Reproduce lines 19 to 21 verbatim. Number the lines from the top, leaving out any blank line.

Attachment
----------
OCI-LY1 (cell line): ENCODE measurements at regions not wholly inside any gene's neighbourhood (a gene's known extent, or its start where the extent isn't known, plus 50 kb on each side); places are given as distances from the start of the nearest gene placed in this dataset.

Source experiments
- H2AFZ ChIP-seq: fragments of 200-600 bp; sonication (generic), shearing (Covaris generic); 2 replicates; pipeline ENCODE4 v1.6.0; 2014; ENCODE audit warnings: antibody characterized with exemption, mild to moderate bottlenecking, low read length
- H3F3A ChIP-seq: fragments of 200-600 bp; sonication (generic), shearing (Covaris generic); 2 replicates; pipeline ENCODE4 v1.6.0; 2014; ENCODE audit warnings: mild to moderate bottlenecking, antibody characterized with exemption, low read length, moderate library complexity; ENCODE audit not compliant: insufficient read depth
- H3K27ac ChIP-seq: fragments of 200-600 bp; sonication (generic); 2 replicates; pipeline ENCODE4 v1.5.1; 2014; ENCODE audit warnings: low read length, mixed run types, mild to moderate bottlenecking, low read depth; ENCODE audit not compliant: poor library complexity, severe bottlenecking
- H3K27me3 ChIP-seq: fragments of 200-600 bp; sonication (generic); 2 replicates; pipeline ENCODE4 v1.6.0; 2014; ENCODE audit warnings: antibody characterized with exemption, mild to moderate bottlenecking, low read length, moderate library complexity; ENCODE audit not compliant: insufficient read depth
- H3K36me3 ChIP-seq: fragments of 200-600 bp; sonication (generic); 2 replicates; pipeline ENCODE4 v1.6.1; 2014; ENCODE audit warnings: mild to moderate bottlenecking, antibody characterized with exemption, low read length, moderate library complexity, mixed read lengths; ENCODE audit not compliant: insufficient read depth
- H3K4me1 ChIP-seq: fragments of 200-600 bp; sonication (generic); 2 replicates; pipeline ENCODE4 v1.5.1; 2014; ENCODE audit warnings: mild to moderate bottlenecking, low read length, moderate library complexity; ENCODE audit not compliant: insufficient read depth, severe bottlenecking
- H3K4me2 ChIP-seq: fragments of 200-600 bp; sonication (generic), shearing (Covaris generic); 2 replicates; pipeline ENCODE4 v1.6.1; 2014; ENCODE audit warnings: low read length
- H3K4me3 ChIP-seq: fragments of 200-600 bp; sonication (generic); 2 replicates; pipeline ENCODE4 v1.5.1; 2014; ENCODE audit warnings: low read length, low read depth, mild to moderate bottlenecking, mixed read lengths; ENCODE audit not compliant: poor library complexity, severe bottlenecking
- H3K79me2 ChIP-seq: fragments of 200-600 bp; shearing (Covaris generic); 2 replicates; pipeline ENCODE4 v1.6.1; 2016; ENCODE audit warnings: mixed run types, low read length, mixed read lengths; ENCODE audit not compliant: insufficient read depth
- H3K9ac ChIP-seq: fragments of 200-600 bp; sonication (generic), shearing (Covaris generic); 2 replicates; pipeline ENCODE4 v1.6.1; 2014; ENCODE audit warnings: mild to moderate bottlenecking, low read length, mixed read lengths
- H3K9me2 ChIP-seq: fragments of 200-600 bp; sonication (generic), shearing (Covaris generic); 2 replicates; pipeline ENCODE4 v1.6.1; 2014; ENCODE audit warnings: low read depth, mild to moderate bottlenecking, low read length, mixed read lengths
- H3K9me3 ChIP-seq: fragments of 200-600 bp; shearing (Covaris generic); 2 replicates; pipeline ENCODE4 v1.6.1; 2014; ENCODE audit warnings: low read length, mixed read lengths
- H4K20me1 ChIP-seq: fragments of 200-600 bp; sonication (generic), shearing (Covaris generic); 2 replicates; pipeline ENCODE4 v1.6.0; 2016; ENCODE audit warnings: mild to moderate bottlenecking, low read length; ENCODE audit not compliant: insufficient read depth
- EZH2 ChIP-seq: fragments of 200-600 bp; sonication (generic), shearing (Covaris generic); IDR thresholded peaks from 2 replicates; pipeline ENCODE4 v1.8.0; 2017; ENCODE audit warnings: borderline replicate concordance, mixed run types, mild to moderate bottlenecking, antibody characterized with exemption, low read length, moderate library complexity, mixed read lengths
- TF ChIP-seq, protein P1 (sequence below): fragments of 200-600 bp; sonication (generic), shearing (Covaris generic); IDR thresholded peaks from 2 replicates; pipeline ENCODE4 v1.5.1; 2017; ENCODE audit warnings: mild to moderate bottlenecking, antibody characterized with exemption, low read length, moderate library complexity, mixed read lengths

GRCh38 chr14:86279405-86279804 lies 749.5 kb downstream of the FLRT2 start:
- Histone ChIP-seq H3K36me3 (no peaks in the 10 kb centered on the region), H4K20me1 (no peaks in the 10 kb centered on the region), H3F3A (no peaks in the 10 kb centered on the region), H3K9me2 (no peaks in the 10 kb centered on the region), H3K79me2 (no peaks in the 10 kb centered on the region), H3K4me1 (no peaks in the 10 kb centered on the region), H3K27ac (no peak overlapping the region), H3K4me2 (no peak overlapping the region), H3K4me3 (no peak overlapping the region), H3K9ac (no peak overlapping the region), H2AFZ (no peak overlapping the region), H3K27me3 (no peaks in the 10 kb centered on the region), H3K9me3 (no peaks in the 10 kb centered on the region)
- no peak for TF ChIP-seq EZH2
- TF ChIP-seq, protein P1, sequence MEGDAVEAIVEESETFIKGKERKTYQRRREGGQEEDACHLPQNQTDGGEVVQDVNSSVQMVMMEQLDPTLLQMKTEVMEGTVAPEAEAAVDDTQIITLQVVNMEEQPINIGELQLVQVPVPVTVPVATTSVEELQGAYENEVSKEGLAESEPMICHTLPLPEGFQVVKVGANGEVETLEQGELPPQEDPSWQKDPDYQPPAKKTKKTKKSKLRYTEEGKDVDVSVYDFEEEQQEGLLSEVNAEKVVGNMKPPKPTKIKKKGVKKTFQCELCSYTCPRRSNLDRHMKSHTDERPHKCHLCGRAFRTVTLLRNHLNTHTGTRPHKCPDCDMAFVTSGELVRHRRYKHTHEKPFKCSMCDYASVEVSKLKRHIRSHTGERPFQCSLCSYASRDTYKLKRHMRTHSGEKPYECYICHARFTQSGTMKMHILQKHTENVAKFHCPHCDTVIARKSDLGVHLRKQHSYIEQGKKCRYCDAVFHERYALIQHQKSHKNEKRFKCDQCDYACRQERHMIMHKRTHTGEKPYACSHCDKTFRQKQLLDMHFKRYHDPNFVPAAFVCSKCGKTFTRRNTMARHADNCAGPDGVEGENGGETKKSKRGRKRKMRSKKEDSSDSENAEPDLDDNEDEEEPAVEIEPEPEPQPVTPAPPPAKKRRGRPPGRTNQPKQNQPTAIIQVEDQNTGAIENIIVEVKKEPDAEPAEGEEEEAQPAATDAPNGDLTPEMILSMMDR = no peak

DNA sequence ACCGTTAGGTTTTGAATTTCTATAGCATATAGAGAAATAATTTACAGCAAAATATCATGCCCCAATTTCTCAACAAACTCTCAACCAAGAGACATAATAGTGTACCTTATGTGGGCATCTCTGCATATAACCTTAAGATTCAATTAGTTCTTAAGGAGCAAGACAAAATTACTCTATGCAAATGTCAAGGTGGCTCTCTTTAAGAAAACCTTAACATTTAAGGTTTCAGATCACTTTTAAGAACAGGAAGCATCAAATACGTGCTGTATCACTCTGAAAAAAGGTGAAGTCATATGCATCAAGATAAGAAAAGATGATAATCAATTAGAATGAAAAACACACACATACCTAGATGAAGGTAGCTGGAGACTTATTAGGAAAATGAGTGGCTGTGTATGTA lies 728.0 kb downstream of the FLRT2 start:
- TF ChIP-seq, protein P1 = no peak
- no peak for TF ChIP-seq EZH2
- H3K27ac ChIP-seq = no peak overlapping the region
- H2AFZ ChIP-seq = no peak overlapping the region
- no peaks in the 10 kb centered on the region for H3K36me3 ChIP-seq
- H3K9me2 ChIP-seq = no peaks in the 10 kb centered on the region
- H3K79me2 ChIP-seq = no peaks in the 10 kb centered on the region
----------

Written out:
- Histone ChIP-seq H3K36me3 (no peaks in the 10 kb centered on the region), H4K20me1 (no peaks in the 10 kb centered on the region), H3F3A (no peaks in the 10 kb centered on the region), H3K9me2 (no peaks in the 10 kb centered on the region), H3K79me2 (no peaks in the 10 kb centered on the region), H3K4me1 (no peaks in the 10 kb centered on the region), H3K27ac (no peak overlapping the region), H3K4me2 (no peak overlapping the region), H3K4me3 (no peak overlapping the region), H3K9ac (no peak overlapping the region), H2AFZ (no peak overlapping the region), H3K27me3 (no peaks in the 10 kb centered on the region), H3K9me3 (no peaks in the 10 kb centered on the region)
- no peak for TF ChIP-seq EZH2
- TF ChIP-seq, protein P1, sequence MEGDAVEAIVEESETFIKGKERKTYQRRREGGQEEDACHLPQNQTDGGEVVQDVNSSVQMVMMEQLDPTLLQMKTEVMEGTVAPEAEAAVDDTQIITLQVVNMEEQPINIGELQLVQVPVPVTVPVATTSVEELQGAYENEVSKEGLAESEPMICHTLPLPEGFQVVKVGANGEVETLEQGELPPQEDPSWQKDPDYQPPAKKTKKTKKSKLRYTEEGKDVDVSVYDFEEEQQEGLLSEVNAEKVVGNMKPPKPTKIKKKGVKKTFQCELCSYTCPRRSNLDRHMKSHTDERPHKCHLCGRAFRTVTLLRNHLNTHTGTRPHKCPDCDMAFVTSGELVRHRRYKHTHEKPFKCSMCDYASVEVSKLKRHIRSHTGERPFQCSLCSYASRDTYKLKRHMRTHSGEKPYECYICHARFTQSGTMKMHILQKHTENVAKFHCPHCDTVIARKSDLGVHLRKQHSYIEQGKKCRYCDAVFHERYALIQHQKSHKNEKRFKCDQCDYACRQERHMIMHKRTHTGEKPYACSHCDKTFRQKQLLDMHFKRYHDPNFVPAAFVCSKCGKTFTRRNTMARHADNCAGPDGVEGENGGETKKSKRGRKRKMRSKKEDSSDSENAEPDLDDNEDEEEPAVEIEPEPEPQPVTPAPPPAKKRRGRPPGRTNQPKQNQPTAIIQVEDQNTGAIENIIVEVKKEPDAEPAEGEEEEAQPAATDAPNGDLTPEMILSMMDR = no peak